1. To initiate a conversation. In other words, to get the other party (or parties) to say “How do you do that?” or “Tell me more.” or “How can I help?”
2. To be remembered.
Here’s an example.
You’re talking to someone between sessions at a conference. You’ve introduced yourself and given your pitch. Dialogue is started. Her boss comes over. What’s the best thing that can happen next?
Aside from the boss immediately making 10,000 orders of your product or hiring you at an astronomical salary, the best thing is this:
She turns to her boss and introduces you in this way, “This is Joe, and he does____(fill in your pitch here).” She remembered your pitch and gave it to her boss for you. Now you’ve been recommended.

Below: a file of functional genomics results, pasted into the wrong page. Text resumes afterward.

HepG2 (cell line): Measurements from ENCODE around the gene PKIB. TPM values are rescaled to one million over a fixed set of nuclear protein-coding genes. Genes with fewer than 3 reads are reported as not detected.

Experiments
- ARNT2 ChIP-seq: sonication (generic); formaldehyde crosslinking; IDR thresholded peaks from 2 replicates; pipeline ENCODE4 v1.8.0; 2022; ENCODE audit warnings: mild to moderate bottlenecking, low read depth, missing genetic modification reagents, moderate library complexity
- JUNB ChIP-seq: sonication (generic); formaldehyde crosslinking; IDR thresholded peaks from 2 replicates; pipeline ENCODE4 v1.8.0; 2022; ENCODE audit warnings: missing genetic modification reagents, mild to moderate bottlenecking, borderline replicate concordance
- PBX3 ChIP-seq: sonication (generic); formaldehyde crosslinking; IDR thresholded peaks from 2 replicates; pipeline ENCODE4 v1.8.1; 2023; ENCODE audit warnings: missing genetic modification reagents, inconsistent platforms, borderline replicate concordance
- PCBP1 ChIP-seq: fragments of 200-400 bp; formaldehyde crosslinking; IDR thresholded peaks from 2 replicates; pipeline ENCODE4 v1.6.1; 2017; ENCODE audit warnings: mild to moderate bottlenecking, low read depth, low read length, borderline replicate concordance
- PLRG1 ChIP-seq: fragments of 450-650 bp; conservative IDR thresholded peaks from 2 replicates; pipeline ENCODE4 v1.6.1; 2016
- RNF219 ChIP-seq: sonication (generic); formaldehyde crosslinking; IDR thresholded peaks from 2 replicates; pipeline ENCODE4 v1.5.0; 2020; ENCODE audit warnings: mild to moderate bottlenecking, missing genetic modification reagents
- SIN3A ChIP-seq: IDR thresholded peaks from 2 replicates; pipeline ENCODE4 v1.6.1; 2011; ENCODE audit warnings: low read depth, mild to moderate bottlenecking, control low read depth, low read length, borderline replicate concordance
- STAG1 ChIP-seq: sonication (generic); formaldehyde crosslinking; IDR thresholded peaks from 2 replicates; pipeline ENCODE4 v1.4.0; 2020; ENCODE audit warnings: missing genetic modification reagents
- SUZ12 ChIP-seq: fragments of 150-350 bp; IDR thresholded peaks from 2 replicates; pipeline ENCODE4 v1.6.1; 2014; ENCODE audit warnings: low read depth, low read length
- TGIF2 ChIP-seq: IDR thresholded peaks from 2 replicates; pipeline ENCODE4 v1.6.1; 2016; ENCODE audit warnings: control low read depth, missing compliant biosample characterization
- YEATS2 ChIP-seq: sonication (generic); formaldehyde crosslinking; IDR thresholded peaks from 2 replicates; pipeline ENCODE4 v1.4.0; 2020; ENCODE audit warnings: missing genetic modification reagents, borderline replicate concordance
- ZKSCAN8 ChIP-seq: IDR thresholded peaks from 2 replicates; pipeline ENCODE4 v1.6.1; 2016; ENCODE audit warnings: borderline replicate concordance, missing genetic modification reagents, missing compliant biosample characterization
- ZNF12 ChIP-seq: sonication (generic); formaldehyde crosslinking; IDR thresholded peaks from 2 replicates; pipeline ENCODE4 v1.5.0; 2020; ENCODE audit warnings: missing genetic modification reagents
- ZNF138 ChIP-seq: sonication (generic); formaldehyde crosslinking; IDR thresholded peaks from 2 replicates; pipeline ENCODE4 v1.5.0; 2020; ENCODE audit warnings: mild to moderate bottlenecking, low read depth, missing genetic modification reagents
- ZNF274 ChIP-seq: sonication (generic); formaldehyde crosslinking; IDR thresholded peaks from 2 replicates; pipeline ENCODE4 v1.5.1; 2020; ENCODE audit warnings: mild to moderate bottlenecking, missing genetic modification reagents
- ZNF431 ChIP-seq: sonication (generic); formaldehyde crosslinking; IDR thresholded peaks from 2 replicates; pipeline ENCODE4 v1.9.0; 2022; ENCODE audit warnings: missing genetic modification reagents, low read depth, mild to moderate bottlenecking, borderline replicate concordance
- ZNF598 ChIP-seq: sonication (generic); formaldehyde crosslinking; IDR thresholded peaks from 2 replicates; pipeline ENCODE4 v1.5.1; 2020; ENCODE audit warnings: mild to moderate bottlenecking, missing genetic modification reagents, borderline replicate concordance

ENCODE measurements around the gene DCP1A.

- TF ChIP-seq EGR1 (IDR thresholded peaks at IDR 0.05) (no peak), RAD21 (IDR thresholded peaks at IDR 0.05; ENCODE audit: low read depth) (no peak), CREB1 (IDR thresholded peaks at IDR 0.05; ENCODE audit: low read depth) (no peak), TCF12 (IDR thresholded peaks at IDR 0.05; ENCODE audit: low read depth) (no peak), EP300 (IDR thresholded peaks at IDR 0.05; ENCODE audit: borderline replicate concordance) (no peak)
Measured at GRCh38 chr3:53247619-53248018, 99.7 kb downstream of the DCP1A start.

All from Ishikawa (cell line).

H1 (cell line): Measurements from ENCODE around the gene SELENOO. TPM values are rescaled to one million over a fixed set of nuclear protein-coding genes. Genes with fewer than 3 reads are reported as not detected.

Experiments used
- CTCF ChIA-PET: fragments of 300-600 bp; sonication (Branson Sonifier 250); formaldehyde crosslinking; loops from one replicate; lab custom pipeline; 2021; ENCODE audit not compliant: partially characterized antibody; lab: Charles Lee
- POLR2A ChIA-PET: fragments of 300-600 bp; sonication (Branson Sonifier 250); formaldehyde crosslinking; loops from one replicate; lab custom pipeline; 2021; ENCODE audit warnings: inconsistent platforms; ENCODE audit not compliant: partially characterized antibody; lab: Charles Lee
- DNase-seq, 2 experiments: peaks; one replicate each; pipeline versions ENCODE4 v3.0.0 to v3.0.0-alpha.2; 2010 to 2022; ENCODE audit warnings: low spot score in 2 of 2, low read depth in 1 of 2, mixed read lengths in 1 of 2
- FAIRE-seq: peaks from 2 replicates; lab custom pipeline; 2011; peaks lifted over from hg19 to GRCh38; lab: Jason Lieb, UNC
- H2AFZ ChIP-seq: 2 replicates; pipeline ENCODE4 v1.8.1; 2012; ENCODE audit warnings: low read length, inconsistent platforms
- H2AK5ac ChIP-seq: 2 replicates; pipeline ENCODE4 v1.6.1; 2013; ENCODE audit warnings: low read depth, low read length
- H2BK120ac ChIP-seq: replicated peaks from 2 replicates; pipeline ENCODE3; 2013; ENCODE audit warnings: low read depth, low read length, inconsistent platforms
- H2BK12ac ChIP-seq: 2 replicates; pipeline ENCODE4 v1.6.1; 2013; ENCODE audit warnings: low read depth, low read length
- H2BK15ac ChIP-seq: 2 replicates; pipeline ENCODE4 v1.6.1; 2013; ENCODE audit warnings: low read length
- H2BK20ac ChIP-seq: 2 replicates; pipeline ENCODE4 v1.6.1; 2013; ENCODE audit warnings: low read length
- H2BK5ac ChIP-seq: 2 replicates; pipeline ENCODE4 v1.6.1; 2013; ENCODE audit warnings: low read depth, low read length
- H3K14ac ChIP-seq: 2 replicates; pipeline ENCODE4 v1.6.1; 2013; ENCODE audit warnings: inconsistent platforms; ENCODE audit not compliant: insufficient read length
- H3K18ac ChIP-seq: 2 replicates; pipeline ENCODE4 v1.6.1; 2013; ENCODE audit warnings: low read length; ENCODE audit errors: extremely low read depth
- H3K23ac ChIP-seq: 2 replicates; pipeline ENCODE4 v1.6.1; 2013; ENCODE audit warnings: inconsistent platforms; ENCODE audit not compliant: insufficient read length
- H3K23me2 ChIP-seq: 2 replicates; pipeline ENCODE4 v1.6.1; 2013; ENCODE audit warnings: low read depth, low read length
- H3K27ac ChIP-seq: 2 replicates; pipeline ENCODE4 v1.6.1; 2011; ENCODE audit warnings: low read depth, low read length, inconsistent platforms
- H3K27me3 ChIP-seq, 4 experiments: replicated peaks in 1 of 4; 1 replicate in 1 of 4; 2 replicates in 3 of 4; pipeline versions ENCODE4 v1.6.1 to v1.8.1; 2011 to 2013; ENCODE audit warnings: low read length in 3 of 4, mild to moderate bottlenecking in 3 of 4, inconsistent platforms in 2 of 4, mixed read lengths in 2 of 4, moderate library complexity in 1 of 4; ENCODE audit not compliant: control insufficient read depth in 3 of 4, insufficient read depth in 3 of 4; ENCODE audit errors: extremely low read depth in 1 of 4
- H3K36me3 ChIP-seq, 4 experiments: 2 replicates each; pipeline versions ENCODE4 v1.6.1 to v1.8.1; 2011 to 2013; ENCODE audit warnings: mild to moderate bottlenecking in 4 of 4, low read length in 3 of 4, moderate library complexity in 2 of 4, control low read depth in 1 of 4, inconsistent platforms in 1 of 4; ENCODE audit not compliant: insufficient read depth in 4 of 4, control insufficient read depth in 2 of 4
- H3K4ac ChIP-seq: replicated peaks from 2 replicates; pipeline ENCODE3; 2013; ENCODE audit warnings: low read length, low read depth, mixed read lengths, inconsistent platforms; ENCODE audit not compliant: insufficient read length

Not bad for 5 minutes’ work. You’re on your way to getting the orders or the job interview.
Some ideas on how to make your pitch memorable:
Joshua Foer, in Moonwalking with Einstein, says that the “brain best remembers things that are repeated, rhythmic, rhyming, structured, and above all easily visualized.”
The Heath Brothers’ SUCCESS model, in Made to Stick, is all about memory: Simplicity, Unexpectedness, Concrete, Credible, Emotional, Story.
Do you have a picture that can help sell your product? Could it go on the back of your business card as an opener for your pitch?